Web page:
This election, Chicago voters get to weigh in on how they think public school teachers should have their pensions funded. But critics of the referendum say it shouldn’t even be on the ballot. The non-binding referendum basically asks voters who should pay for Chicago teachers’ pensions: the city or the state? A popular talking point among Chicago aldermen is that city taxpayers get charged twice. Once for the city’s teachers’ pensions and once more for teachers’ pensions statewide.
A Chicago Teachers Union official Tuesday called for a “truce of peace’’ and denounced as “saber rattling” recent ads by what he called a “shoddy organization” that recently bankrolled a television commercial featuring Mayor Rahm Emanuel talking about the new CTU contract.
Aldermen almost unanimously fell in line behind the mayor, with Ald. “Proco” Joe Moreno (1st) saying the Chicago Teachers Union was “hell-bent on striking,” and Ald. Michele Smith (43rd) warning a protracted strike could send middle-class families fleeing to the suburbs. But as the strike began, the majority of parents and students at school gates across the city seemed to be taking the teachers’ side.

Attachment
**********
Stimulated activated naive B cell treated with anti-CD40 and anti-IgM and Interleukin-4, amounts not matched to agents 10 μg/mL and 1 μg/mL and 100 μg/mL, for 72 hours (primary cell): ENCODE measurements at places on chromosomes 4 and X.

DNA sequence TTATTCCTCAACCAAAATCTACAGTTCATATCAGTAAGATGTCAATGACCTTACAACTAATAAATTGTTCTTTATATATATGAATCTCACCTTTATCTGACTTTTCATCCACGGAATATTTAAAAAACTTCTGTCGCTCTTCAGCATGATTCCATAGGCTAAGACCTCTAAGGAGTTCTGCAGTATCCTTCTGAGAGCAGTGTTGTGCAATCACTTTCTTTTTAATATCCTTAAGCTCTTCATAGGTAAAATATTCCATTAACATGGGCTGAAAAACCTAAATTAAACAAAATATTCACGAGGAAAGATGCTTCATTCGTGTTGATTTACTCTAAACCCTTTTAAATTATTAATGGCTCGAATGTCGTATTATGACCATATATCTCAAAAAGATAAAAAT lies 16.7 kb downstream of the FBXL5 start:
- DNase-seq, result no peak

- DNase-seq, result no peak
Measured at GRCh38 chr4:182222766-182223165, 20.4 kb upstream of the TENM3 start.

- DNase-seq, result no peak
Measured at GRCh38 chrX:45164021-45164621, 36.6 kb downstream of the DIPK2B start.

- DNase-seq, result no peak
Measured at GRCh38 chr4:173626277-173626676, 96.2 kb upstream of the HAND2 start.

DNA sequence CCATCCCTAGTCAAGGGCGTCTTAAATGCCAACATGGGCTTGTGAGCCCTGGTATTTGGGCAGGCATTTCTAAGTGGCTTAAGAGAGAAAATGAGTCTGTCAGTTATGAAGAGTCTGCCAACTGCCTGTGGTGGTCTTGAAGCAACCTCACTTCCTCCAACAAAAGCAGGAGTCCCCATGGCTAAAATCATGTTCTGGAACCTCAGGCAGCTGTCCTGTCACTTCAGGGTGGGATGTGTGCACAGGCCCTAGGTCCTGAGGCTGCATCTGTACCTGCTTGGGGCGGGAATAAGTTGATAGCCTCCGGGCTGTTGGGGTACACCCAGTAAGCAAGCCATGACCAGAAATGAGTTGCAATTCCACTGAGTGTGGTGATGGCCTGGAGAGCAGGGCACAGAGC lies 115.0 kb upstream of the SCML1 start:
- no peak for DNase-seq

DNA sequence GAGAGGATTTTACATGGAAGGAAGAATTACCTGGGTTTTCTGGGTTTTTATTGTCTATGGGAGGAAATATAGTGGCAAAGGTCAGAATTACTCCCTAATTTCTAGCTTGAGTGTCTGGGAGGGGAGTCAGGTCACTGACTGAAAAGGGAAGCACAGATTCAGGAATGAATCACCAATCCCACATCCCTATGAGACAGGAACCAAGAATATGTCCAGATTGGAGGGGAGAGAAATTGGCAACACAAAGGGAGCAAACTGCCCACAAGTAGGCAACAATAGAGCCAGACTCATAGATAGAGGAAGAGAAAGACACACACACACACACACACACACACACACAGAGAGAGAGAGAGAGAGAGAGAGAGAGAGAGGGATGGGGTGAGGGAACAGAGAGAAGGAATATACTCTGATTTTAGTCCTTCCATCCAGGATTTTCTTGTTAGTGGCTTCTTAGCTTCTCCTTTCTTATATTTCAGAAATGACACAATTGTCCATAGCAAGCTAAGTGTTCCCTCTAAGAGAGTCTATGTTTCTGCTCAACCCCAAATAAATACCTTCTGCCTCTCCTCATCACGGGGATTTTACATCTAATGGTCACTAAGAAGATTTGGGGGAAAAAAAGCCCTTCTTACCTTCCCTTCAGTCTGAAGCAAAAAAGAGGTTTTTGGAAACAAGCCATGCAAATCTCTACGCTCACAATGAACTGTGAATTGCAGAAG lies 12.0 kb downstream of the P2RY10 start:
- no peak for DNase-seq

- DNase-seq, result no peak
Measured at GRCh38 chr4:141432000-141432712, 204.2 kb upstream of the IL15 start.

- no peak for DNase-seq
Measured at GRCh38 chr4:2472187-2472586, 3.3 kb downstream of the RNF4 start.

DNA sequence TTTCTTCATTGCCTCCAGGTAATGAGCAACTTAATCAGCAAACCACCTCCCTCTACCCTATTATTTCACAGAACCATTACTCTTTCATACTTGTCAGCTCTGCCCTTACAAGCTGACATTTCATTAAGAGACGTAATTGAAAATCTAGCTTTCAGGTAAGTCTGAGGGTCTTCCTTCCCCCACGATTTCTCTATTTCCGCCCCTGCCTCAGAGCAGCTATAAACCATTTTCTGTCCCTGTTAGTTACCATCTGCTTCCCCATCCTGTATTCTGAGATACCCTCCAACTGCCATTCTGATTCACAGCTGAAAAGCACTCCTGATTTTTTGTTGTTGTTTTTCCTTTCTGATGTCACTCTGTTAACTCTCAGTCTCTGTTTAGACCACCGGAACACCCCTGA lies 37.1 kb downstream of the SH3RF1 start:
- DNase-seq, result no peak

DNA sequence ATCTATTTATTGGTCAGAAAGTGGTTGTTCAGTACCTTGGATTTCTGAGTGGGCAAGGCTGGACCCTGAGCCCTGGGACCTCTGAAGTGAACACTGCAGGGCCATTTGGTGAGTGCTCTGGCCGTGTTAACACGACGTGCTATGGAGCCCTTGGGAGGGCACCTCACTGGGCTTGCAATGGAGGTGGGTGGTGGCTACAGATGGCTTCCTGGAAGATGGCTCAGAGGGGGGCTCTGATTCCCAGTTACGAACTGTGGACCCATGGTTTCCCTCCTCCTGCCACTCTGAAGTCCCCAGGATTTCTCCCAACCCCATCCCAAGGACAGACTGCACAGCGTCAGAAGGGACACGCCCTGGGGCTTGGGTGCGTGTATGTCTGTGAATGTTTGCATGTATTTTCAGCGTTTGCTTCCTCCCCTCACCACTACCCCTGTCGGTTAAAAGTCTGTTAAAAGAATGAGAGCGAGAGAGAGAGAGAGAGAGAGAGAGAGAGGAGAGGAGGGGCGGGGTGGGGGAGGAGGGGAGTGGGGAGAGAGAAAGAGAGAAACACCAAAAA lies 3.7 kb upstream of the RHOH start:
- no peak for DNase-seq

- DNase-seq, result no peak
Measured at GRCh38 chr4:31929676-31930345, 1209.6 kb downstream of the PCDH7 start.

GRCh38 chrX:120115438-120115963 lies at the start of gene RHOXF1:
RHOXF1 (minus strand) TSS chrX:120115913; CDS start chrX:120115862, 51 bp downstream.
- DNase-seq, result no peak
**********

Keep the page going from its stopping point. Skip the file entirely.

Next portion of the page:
Mayor Rahm Emanuel tried to go about his Sunday like any other — a parade, a street fair and then returning home to his kids. But with a Chicago Teachers Union strike looming, it was a Sunday unlike any other, and Emanuel stayed in contact with his handpicked people inside the contract negotiations.
Chicago Teachers Union members will go on strike Monday morning after talks failed to yield a new contract, the head of the union announced late Sunday. “In the morning, no CTU member will be inside our schools,” Karen Lewis said at 10 p.m. “Please seek alternative care for your children.”
- CPS, teachers fail to prevent strike in morning [Chicago Tribune]
- Union: No Deal To Avoid Strike, Teachers Will Hit Picket Lines [CBS Chicago]